Inverness

CapeBretonInverness

Another reference to Scotland, as we stopped in Inverness. It was brief, but the waves, the sky, the beach and its pretty stones were a photo moment 🙂

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Single Malt

CapeBretonGlenora

The last thing we expected to discover on our road trip was a distillery. The grounds and building seemed inviting, so we stopped in for a tour. Nova Scotia translates to “New Scotland” and many Scots settled in Cape Breton, along with their desire for good whisky. In 1990, the first single malt whisky in North America was bottled at the new Glenora distillery. A key ingredient is water, and some of the purest water is produced in the highlands of Cape Breton. The interesting twist to the story is the use of American oak barrels to mature the whisky. (Those would be used Jack Daniels barrels from Tennessee!)

Mabou Harbor

CapeBretonMabouHarbourLighthouse.jpg

Mabou Harbor is the only protected harbor on the west side of Cape Breton. Having a lighthouse at this location, helped promote the growth of local industries – fishing and mining. A relatively new “export” of Mabou is music…It is the home of the Rankin family, known for their Celtic sound and The Red Shoe Pub.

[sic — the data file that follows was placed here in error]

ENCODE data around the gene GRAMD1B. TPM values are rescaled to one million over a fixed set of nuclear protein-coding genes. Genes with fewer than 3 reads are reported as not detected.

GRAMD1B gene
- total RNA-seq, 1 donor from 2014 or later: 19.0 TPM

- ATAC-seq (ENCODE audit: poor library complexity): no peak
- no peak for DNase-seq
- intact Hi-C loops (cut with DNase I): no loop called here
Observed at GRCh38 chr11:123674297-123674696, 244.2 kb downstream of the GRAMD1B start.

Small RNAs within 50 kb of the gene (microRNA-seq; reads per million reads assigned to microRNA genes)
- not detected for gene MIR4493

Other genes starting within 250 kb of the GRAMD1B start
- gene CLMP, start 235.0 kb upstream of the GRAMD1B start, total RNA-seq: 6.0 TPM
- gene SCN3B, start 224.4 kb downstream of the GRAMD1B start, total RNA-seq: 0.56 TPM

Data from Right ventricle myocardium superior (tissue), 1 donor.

Port Hood

CapeBretonPortHoodIsland

We made it to what I consider the ultimate destination in Nova Scotia, Cape Breton. Our first stop on a whirlwind 275 mile day trip around Cape Breton found us in Port Hood. It sits on the Ceilidh (Kay-lee) Trail, and has lots of sandy beaches on St. George’s Bay – the warmest waters of Eastern Canada…I did not test it. Just off the coast is Port Hood Island, which has become a place for summer residents only.

Arisaig Replica

ArisaigLighthouse

We pulled into Arisaig Provincial Park hoping that was the location of Arisaig Lighthouse. While there was a lovely picnic area and overlook, no lighthouse in the park. But wait… from the overlook, we could see the lighthouse in the distance, just down the road a piece. Some of the lighthouses we found, like this one, were replicas of ones that were destroyed over the years. While its light is no longer, its weathervane is a reminder of the lobstering that takes place in this area, and there was ice cream for sale inside 🙂

Latitude: 45.874111, Longitude: -61.9005

CapeGeorgeLighthouse

Ah…my trusty GPS helped us find many lighthouses when all we had were the latitude and longitude degrees. Adding a label to the point, gave a friendly name to the place we were headed. Leaving Halifax we headed northeast toward Cape George…ahem..after a wrong turn back towards Port George where we had been a few days earlier! Oops…

The high vantage point of the Cape George Lighthouse and its lovely surroundings, provide a sweeping view of St. George’s Bay. And, if you are lucky, Cape Breton and Prince Edward Island in the distance.

Halifax Citadel

HalifaxCitadelPiper.jpg

Fort George, aka the Citadel, sits upon a hill overlooking the harbor and downtown Halifax. Its vantage point has been so successful since the fort was first established by the British in 1749, it has never been under attack. That leaves time for pipers to entertain us with their look and their sound!